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We took these comments by Jean Pond from the discussion on fashion in the forum:

I'd like to see some pressure for an improvement in the marketing to older women. There are lots of attractive older women but few advertisers use the real thing. With this central casting mentality, we have trouble finding anyone to relate to.

There is one fragile old lady who seems to have a corner on the elderly women's market. She is about to fall into her petunias and keeps saying that she "wants to live to be a hundred." Even other fragile possible consumers are turned off by her ever-presence.

Let's retire June Allyson, give her some Kegel exercises and that new non-prescription drug and release her. Surely there must be some other ordinary mortal who is believable, photogenic and wears "Depends."

The mailbox is filled with catalogs full of nymphs in sleeveless tops and dresses this time of year. They appear to be about thirty years from their first liver spot. Those dental floss panties may be fashionable, but they wouldn't be comfortable on my anatomy; Bikini waxing is not recommended for octogenarians.

Why should I have to shop the week before Mother's Day to find a sweater that doesn't stop north of my navel. My position about skirt lengths is pretty much like the Duchess of Windsor's: she said that regardless of fashion she wore her skirts the same length because her legs stayed the same. That means that many dresses off the rack are too short for me. Granted, this friendly critique is extreme.

With careful planning I can still look reasonably well groomed and a couple of years younger than my actual age, but it isn't easy. I'd like to see the fashion world admit our growing presence. The bargaining chips are our discretionary income and our vote. Let's use them both effectively.

Dear Editor:

I designed a website for our local widows and widowers social group. I get hits from all over the world. All with the same request: the name of a similar group in their area. Do you know if there is a central directory that serves the needs of widows and widowers? I'd be interested in your feedback on this subject. Thanks. Roz via E-Mail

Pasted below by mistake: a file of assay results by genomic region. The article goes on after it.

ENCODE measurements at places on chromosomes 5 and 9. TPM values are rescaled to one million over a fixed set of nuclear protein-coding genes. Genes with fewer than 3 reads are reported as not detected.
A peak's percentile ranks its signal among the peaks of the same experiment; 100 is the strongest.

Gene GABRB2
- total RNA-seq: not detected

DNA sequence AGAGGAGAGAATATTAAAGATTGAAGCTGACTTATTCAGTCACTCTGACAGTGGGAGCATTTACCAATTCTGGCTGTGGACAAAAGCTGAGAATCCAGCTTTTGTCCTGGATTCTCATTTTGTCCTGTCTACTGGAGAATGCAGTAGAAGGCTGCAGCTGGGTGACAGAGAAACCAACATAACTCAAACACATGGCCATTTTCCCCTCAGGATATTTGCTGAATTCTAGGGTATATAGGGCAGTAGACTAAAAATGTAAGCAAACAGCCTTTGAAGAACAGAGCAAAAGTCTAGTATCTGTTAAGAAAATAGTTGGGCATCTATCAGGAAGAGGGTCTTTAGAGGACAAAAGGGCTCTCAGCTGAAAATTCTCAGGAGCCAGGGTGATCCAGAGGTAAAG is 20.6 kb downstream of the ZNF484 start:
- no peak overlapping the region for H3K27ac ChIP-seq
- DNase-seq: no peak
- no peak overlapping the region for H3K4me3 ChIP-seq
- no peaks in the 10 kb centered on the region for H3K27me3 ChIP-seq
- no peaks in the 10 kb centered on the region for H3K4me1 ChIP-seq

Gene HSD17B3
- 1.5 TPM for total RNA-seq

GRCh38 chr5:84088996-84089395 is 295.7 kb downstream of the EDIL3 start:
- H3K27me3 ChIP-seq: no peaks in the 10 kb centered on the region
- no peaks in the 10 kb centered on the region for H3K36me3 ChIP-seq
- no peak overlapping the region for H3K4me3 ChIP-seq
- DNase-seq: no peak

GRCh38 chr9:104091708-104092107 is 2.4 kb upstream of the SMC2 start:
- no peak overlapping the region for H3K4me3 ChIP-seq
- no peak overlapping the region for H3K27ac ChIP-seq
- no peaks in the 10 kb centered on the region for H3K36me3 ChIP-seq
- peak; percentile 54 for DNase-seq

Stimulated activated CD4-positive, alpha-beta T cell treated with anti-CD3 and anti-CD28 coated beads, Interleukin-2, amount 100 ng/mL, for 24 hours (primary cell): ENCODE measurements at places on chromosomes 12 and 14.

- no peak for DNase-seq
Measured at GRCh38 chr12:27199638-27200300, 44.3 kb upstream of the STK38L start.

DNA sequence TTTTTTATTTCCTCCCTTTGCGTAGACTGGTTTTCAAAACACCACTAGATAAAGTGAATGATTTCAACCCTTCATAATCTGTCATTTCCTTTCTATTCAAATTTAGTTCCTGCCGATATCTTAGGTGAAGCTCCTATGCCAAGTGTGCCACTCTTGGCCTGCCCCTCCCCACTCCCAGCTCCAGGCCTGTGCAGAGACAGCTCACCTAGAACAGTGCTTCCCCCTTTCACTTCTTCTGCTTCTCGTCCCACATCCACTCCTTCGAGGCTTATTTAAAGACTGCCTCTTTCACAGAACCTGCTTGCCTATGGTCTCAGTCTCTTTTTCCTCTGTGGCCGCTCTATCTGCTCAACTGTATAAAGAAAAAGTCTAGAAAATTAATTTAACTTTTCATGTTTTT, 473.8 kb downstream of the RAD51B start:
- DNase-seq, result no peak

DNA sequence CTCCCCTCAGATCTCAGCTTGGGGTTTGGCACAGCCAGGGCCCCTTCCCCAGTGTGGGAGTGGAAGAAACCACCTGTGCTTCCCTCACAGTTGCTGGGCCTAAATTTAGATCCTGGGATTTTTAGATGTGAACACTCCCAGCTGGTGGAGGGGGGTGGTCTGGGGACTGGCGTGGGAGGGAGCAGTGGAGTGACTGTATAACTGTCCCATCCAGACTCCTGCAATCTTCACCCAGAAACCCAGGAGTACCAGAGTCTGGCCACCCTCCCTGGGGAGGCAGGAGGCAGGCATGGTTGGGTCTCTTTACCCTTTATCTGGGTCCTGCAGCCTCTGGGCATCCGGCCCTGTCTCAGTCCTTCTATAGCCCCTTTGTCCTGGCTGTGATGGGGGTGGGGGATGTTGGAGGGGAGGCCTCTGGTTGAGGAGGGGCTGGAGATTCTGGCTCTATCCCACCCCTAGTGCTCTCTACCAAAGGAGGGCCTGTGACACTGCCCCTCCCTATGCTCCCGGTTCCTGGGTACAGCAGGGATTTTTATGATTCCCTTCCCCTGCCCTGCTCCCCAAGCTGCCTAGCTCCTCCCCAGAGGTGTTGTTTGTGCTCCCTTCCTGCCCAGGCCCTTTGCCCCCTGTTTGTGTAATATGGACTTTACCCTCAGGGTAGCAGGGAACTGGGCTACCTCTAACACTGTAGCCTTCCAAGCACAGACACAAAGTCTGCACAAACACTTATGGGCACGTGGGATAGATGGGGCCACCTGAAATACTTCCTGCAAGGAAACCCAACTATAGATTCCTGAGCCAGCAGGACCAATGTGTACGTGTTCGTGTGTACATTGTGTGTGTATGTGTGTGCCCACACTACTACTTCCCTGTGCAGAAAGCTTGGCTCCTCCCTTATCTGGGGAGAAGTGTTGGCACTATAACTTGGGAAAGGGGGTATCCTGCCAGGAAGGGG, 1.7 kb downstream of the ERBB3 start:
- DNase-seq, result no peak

Editor's Note: Her website is the Widows & Widowers Group

Dear Editor:

Are we never to come together as a nation and a united front against negatives in campaigns? Or are we forever to be seeking power for one group or another. We must make our minds.

I think lowering taxes is good for poor and middle class. They pay a great deal of the taxes, most, I would say. The super rich have foundations and such so that they don't care what the tax rate is. Granted a family may save $400 on a tax bill (example) but $400 while not being a fortune, is enough to pay for school clothes, shoes for the family, and a good part of a dental bill. I don't understand why lowering taxes should be such a problem.

I think education is extremely important. Teachers and politicians may all send their own children to private schools, but perish the thought of the general public being allowed to having vouchers and schools of choice. Afraid parents will desert the public schools? Well then get rid of the administrations and pay more for books, teachers, classrooms. Isn't that logical?

Abortion is legal. What is so political about that except to win votes of poorly educated women who want to have choice?

Another bit of nonsense is "Republicans are for the rich and Democrats are for the poor." What about the huge middle class? Reportedly, 75% of American wage earners possess stocks, bonds and savings. Instead of using slogans like choice and rich, we ought to be looking at what all of these "issues" mean to the American people.

Teddy Hills via E-mail

Dear Mary,

I enjoyed your article on politics (Take Five, Politics in the Family) very much. My views on politics are pretty much the same as yours, and my husband and yours agree, too. I never mention politics unless I want an explosion and to be told how stupid I am and that because my husband and I own property I 'must' be a Republican!! I must admit I do mention this just to needle him now and then! I always vote and we always cancel each other out. Drives him nuts! Of course, I'm the one who almost always loses my vote; only rarely does someone I've voted for get elected.